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Analytical Chemistry              BS (HONS) Chemistry             University Of GujratHafiz Muhammad Athar Rizwan     Roll...
Presentation TopicCalibration of Glassware                           2
Basics Review and Calibration of Volumetric                Glassware There are three types of containers used in lab to co...
Volumetric pipette or flask, that is, you will experimentally determinewhat volume a pipette or flask really delivers. You...
Burette:Burette must be read to the hundredths of a milliliter. Note that theliquid level markings begin at the top or ope...
Principles of Measuring the                Volume of Liquids•   Overview     – Volume        • The amount of space a subst...
Basic principles of Glassware                    Calibration•   Calibration up to manufacturer     – Capacity marks/gradua...
Basic principles of Glassware                    Calibration•   Liquid measuring calibrated to either     – To contain (TC...
Basic principles of Glassware                    Calibration•   Small amount error in calibration inevitable     – Toleran...
Glass and Plastic Labware used to Measure                      Volume•   Beakers and Erlenmeyer flasks     – Hold liquids ...
Glass and Plastic Labware used to Measure                      Volume•   Burettes     – Long graduated tubes with a stopco...
Glass and Plastic Labware used to Measure                      Volume•   Volumetric Flasks     – Proper use         • Choo...
Pipettes-Pipettes and Pipette-Aids•   Pipettes     – Hollow tubes that allow liquids to be drawn into one end and are     ...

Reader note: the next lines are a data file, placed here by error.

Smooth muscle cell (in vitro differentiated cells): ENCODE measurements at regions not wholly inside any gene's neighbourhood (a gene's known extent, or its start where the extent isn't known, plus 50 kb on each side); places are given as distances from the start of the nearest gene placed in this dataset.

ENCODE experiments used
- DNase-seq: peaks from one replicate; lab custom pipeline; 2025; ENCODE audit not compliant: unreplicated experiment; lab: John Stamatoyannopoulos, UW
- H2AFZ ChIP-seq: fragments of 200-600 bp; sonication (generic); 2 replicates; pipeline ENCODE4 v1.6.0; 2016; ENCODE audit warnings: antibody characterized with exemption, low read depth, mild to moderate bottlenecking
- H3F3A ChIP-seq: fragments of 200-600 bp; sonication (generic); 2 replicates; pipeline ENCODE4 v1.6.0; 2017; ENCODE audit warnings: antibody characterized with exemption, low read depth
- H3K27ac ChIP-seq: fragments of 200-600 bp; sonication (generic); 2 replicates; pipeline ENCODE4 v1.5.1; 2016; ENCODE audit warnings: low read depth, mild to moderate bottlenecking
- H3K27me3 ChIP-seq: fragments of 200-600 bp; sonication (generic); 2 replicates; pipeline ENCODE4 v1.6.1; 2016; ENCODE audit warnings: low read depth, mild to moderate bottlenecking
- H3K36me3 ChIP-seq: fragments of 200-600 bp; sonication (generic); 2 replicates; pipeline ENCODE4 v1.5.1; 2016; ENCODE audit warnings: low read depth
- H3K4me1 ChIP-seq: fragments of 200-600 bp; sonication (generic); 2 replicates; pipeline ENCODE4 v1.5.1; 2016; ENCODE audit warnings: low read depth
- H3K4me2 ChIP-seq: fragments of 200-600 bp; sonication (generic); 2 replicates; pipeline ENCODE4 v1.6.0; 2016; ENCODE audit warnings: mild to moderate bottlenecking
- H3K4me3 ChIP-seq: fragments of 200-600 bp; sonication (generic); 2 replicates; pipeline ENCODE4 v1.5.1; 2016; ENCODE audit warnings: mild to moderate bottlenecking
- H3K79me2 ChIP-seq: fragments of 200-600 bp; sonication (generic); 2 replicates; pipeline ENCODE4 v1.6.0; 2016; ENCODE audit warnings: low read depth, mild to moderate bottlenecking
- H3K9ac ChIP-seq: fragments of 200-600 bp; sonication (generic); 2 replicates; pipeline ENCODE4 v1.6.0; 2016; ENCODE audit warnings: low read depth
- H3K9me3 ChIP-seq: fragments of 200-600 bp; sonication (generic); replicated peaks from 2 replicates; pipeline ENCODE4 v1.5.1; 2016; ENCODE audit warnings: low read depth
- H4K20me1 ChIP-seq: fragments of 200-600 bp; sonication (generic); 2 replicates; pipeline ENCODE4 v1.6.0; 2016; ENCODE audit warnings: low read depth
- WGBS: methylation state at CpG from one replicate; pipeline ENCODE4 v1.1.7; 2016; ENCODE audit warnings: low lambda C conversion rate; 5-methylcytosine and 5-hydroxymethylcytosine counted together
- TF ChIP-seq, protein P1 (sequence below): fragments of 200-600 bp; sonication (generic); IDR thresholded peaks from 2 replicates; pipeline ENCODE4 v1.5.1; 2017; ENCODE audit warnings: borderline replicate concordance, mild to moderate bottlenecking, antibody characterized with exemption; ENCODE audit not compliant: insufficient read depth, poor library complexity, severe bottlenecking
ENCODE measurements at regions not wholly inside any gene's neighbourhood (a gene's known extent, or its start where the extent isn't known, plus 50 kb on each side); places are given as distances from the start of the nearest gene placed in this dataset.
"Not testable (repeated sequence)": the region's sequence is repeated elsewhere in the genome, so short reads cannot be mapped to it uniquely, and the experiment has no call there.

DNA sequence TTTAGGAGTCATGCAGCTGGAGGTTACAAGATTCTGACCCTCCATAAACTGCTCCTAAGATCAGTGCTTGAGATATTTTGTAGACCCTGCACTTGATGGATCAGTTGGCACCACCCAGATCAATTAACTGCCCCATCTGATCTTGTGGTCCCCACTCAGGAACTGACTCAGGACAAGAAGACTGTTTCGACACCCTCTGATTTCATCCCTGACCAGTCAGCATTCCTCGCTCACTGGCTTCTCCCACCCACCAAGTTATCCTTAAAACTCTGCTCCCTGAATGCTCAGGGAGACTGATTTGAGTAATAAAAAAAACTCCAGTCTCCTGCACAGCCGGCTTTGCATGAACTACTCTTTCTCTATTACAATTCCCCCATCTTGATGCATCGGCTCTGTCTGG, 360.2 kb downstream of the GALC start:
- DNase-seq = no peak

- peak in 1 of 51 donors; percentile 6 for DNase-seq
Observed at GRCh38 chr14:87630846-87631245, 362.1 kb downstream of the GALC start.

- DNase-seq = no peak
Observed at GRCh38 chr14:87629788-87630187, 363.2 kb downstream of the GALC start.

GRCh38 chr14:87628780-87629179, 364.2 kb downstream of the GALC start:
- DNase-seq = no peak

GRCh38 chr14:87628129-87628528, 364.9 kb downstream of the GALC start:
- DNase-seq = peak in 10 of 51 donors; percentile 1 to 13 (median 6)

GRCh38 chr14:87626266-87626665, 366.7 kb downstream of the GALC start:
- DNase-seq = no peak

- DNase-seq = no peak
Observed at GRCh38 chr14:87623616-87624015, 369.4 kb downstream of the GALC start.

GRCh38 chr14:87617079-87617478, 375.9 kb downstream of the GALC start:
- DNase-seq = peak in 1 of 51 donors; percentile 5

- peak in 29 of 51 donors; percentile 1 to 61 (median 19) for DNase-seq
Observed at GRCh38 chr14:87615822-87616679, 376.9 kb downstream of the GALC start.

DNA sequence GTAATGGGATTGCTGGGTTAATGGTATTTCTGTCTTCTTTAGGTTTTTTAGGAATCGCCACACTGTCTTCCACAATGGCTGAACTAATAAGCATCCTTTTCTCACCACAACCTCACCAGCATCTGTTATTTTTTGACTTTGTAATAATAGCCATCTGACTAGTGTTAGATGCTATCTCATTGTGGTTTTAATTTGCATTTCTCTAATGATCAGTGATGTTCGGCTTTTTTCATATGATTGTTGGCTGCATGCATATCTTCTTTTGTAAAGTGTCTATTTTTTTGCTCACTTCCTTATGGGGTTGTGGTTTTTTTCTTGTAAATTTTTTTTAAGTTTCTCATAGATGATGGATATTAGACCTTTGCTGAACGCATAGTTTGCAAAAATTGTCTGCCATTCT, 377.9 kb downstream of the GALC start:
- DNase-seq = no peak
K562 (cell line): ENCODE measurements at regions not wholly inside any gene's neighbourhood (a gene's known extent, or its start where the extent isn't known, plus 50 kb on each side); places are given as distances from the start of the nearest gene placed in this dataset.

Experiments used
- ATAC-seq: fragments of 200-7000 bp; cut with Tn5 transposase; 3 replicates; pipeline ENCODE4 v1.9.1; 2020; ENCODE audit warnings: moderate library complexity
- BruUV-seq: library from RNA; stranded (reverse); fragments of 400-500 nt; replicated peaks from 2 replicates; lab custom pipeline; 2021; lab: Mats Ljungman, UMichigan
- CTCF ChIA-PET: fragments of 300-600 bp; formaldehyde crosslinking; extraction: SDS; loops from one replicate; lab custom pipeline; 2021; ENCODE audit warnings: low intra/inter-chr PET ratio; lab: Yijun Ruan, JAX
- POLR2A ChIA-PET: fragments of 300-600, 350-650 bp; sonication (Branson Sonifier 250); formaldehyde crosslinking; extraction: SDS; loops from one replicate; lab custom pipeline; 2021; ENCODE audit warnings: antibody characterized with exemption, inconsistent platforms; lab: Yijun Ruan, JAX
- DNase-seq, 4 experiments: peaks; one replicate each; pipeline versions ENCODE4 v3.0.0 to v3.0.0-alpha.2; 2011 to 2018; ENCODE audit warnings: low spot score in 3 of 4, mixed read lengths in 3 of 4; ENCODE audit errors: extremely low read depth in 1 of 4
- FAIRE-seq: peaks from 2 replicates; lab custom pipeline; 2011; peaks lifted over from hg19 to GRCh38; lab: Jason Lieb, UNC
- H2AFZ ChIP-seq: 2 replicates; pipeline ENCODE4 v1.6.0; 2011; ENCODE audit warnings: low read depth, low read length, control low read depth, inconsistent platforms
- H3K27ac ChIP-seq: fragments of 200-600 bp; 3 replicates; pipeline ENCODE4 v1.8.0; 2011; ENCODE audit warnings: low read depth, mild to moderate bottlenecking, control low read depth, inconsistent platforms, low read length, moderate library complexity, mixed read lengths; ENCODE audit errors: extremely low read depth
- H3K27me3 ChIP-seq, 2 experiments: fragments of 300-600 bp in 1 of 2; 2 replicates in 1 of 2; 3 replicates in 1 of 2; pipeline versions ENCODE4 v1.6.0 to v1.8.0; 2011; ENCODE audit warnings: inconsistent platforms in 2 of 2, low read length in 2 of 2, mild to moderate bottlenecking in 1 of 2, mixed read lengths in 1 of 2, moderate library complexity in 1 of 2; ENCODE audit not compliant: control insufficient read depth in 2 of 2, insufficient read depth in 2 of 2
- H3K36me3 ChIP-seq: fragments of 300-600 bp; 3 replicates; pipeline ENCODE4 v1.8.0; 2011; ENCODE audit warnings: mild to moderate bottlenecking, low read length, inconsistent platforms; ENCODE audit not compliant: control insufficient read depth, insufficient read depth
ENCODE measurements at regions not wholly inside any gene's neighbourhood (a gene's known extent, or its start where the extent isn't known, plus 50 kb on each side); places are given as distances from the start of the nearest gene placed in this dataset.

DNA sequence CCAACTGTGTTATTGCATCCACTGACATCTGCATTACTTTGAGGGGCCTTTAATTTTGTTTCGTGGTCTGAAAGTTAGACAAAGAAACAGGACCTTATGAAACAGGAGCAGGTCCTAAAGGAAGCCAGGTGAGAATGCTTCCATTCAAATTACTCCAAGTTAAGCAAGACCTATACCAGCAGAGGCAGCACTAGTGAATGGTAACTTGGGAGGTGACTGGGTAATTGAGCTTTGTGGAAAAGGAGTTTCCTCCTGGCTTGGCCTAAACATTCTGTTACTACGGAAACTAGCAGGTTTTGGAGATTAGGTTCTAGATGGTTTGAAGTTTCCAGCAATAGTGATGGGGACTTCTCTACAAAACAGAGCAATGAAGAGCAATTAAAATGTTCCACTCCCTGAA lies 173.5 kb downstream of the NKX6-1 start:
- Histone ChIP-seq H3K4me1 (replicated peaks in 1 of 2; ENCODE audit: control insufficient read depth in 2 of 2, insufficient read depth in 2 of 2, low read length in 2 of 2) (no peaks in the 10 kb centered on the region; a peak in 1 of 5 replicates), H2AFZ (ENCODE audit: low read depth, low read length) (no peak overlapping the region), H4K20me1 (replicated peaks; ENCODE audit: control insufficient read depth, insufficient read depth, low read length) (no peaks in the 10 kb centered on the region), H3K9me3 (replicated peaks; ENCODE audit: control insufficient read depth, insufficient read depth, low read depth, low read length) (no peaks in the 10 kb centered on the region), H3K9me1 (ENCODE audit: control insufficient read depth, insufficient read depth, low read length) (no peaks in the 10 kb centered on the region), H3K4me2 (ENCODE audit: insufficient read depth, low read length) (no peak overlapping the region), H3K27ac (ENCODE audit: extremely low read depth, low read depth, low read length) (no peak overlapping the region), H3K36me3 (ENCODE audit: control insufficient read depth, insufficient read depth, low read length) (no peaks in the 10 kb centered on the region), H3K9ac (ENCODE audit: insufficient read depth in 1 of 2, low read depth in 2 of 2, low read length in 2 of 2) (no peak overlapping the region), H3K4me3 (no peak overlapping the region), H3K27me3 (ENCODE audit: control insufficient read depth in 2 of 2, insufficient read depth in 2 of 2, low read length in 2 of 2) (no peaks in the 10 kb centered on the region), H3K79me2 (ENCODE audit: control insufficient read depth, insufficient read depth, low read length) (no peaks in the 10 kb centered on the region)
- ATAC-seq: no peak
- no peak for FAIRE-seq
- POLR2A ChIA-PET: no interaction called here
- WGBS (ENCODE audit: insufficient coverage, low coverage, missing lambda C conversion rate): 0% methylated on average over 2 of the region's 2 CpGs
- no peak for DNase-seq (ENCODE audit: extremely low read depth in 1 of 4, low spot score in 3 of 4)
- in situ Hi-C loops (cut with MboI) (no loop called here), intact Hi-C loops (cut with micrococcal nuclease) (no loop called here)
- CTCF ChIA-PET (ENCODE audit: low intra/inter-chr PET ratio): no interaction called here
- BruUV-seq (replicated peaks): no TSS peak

Pipettes-Measuring Pipettes• Measuring pipette  – Calibrated with a series of graduation lines to    allow the measurement...
Pipettes-Measuring Pipettes• Serological pipettes          – To use:              » Check that the pipette is calibrated t...
Pipettes-Measuring Pipettes• Mohr pipettes  – Calibrated “to deliver” but, unlike the serological    pipettes, the liquid ...
Pipettes-Volumetric (Transfer) Pipettes• Volumetric (transfer) pipettes  – Made of borosilicate grass and are calibrated T...
Pipettes-Other Types• Pasteur pipettes  – Used to transfer liquids from one place to another      • Not volume-measuring d...
Micropipetting devices-positive displacement     and air displacement micropipettors• Micropipettors   – Devices commonly ...
Micropipetting devices-air displacement                 micropipettors• Obtaining accurate measurements   – Procedure for ...
GlasswareLaboratory glassware refers to a variety of equipment, traditionally madeof glass, used for scientific experiment...